Businesses urged to invest in youth

The head of an organization designed to steer young people away from substance abuse and behavioural disorders has urged more of corporate Barbados to invest in them before it is too late.

Drug Education And Counselling Services (DECS) chairman Pastor Roger Husbands made this call recently after meeting with CIBC FirstCaribbean International Bank at Rendezvous, Christ Church, where he received a multimedia projector for use in remedial and Caribbean Examination Council (CXC) classes offered by his organization.

Drug Education and Counselling Services (DECS) chairman Pastor Roger Husbands (right) sharing with senior trust officer, wealth management, CIBC FirstCaribbean, Nicole Weekes on the DECS’ education programmes. The bank donated a multimedia projector to the organization for use in its classes and community outreach.
Drug Education and Counselling Services (DECS) chairman Pastor Roger Husbands (right) sharing with senior trust officer, wealth management, CIBC FirstCaribbean, Nicole Weekes on the DECS’ education programmes. The bank donated a multimedia projector to the organization for use in its classes and community outreach.

Expressing appreciation to CIBC FirstCaribbean for its contribution, Husbands stated: “I want to thank the bank on behalf of the DECS for graciously accepting to help fulfil  one of the needs within the programme by providing a projector. It will really enhance classes for the young people enrolled.”

Donna Wellington, the bank’s managing director for its Barbados and OECS operations, heralded the DECS for its continued work with young people.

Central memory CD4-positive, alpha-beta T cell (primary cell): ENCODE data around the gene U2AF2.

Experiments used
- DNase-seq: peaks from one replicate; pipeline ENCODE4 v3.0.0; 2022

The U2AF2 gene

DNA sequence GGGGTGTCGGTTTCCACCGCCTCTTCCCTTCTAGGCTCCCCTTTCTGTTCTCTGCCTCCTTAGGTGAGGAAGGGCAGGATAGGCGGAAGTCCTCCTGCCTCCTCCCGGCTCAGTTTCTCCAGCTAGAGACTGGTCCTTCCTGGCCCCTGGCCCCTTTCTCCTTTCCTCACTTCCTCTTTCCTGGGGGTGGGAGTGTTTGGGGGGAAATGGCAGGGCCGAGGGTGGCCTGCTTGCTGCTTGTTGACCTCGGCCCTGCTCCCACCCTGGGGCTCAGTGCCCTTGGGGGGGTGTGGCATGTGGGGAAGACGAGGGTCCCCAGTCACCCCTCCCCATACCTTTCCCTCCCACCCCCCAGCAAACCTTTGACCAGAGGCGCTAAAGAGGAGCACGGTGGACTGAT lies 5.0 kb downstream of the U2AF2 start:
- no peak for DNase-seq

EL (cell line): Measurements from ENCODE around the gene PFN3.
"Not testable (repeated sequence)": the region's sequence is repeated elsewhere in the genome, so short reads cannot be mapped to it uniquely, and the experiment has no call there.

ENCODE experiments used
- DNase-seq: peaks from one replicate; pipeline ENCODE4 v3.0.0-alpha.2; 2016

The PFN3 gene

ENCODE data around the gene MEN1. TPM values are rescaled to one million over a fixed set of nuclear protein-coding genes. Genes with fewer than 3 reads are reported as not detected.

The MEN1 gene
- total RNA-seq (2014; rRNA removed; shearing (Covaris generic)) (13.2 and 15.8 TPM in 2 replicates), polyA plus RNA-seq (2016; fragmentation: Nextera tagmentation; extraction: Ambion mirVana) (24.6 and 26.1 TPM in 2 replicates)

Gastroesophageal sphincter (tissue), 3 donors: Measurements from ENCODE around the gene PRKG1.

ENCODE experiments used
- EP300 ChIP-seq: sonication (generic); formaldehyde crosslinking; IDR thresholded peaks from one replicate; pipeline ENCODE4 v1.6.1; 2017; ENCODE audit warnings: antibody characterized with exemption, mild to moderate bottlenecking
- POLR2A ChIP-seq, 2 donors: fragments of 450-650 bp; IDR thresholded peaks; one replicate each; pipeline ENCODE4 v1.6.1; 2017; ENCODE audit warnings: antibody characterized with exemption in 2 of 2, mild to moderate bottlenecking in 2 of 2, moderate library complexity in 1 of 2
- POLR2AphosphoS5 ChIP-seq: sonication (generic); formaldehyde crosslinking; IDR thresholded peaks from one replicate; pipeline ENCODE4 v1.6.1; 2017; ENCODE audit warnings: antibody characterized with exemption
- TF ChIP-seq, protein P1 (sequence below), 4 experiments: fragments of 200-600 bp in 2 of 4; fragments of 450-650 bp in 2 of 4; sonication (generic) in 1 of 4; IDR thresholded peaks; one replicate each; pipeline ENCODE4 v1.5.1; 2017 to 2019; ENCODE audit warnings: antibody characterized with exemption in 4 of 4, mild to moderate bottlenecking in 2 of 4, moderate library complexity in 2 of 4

“We’re committed to the development of our youth, especially those in great need who with care, love and motivation can chart a more promising future for themselves and their families.”

Husbands said he wished more of corporate Barbados would support future generation.

“I encourage them to get on board and help our young people. If we don’t invest in them, then whatever we would have worked so hard for will crumble.”

The DECS chairman noted that since the beginning of the year an average of four to five clients had been referred to the organization from entities such as the Probation Department, the Edna Nicholls School, and through the court system.  This is an increase over last year in which the DECS saw about two referrals each week.

“These agencies recognize that our services, such as anger management and substance abuse counselling, are available and working as opposed to incarcerating the youth. Our programmes are helping young people tremendously in their recovery,” Husbands noted.

Speaking about the significance of the bank’s contribution to the DECS, the chairman said: “The multimedia projector will be used for classes, in presentations we do in the community, as well as in our treatment programmes. People respond more to visuals which promote greater interaction.”

The organization’s CXC programme is held three days a week with mathematics and English being offered to ten students in each class. Since its start in 2010, some 43 students have attended classes, including those who first received remedial education. “Approximately 25 students have taken and passed CXC exams with Grades 1 and 2 in 2012 and 2013,” Husbands said.

“We realized that the students who were coming to us didn’t have any qualifications, and findings jobs was hard; so we started the programme to give them a second chance, so they could become qualified,” he added.

Husbands highlighted a former student who plans to open his own electrical company. When he went to the DECS, “he couldn’t read and write properly, but after much motivation he was able to achieve Grades 1 and 2 in maths and English. He went on to study electrical engineering at the Samuel Jackman Prescod Polytechnic and worked with a local company in Barbados. He’s about 22 years old now, but was 13 when he first came to us, and about 16 or 17 when he started the CXC classes”.

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